It starts with a good story

Don’t write to be famous, write to tell stories — then create a believable world, says R.P. MacIntyre, the next writer-in-residence at Red Deer College.

R.P. Macintyre

Don’t write to be famous, write to tell stories — then create a believable world, says R.P. MacIntyre, the next writer-in-residence at Red Deer College.

MacIntyre will be in Red Deer providing advice and feedback to fledgling writers from May 7 to 15 as part of RDC’s Ten Days in May program. The Saskatchewan-based fiction writer, whose first name is Rod, expects to see some common mistakes crop up among young or inexperienced writers.

Perhaps the biggest problem is failing to understand the importance of using setting to help create characters, said MacIntyre.

For instance, would Emily Bronte’s Wuthering Heights have been the same novel if its characters weren’t shaped by the bleak, wild and isolated English moors?

In another vivid example, MacIntyre noted The Lord of the Rings author J.R.R. Tolkien “invented an entire reality, complete with its own language and characters that would not have been believable if they weren’t part of this world.”

He likens this to the Star Wars movies or even Dumbo. “Dumbo had to be part of a cartoon circus. He couldn’t have been part of a real circus because real elephants don’t fly,” said MacIntyre, who has written several short story collections and novels, including Yuletide Blues and Apart (co-written with Wendy MacIntyre, who is no relation).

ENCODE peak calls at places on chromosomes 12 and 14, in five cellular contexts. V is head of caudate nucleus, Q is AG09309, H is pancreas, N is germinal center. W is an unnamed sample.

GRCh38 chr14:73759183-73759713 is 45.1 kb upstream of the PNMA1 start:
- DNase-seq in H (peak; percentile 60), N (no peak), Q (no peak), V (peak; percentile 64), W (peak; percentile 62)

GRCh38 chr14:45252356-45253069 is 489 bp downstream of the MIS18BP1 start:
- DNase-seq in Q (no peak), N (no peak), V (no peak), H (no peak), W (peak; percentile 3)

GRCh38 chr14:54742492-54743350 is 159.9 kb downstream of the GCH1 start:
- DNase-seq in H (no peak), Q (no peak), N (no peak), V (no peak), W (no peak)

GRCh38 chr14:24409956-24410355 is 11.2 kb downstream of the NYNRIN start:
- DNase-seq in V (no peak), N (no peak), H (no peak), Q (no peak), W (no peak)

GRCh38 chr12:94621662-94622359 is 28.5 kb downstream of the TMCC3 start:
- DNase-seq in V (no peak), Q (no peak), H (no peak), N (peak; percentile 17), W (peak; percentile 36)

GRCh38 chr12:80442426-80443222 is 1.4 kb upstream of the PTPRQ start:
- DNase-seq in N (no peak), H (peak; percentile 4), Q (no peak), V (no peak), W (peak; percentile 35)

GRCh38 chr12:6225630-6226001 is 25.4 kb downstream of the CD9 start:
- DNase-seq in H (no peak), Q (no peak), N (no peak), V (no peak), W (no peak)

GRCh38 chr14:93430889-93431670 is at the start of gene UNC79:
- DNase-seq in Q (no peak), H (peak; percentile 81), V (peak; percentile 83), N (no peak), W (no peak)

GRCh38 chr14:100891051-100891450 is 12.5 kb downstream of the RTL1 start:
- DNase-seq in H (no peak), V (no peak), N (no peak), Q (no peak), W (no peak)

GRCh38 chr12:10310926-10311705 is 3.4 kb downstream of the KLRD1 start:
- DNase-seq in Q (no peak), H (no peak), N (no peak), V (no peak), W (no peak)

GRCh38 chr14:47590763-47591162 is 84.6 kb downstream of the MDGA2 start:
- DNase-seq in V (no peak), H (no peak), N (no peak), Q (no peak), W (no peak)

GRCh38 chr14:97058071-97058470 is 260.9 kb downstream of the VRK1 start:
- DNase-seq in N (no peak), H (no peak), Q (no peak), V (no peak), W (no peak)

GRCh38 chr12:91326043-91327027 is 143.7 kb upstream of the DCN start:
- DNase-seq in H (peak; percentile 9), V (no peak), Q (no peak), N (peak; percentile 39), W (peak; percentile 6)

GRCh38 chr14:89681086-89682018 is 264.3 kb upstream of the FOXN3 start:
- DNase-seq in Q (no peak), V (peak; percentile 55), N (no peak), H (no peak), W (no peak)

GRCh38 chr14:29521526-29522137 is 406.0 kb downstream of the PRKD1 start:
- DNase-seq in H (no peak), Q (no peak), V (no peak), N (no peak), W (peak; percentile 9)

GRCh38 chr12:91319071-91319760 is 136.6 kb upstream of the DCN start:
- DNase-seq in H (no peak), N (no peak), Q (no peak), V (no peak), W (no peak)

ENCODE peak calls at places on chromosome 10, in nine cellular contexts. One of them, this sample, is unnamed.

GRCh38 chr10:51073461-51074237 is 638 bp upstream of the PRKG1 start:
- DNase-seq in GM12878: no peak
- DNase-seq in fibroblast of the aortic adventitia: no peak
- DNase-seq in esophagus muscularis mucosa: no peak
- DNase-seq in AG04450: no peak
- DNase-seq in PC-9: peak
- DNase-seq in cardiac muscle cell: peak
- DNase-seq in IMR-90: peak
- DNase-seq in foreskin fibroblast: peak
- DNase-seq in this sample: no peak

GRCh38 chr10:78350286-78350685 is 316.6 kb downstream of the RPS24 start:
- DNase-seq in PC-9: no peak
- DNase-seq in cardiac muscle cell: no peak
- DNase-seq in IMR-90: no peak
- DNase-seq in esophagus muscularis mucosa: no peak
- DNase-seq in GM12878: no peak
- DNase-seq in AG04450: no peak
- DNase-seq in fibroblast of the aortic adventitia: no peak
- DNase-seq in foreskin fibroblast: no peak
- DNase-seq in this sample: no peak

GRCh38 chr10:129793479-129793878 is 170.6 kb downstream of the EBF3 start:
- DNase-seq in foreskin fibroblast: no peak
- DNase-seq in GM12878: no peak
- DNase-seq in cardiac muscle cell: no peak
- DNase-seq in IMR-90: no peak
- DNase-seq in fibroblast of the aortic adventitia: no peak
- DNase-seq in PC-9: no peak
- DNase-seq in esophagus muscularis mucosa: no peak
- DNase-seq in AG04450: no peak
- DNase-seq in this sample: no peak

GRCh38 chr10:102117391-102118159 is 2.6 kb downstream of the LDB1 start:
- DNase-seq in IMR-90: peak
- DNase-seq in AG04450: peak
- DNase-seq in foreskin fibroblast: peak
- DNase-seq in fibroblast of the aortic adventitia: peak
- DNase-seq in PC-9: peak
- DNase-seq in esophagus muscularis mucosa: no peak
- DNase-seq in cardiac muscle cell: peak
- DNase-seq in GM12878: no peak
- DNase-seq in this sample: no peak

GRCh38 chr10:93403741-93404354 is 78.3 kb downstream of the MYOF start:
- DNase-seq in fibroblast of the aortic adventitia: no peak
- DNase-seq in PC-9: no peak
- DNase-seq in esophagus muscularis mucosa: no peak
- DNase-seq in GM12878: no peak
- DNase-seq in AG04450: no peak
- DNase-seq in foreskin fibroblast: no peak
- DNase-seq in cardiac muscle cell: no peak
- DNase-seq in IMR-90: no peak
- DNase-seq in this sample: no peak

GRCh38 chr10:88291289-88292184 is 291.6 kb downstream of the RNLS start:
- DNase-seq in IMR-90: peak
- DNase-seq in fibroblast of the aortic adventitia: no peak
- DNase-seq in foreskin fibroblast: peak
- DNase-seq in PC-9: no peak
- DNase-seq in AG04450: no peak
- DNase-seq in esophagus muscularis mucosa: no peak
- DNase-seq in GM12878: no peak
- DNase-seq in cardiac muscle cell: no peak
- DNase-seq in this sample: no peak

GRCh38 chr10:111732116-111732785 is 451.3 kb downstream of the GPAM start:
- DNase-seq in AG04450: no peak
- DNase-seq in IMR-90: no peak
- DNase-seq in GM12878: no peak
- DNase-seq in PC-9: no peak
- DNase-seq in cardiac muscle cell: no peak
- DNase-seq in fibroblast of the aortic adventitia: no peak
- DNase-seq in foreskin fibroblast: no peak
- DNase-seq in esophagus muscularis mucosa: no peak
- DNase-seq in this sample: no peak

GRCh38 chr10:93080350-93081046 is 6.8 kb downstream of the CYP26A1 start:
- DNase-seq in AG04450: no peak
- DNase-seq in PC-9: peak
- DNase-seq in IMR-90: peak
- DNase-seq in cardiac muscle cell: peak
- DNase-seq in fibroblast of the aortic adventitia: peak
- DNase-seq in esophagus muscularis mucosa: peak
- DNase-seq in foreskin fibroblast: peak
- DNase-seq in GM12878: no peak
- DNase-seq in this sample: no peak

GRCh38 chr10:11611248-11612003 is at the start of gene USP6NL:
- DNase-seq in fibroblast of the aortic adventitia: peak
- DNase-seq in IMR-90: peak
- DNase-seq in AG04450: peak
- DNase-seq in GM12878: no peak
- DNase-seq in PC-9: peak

MacIntyre grew up in Saskatoon in a family that didn’t yield any other writers, but did have several excellent storytellers.

MacIntyre believes this talent lies at the root of good writing. “Some people are confused by the notion that they want to be famous. But to be a writer, you need to want to tell stories.”

He advises students to read more than they write and to write about what they know. For many this will mean recounting incidents that happened within their own families. “It always enthralls the whole class,” said MacIntyre to hear human relationship stories being read aloud.

“Whatever moves you most, write about that and you’ll find an audience.”

Manuscripts from Central Alberta writers (up to 20 double-spaced pages) must be submitted by Monday, April 27, for consideration. The written submissions will be juried and successful applicants will be notified before the start of MacIntyre’s residency.

MacIntyre will also give a public reading from one of his works at the Red Deer College library at 7:30 p.m. on Thursday, May 7. And on Thursday, May 14, he will deliver a lecture called Sweat the Big Stuff at 7:30 p.m. at the college library. Refreshments and a cash bar will be available at both events.

Questions about the Ten Days in May program can be directed to

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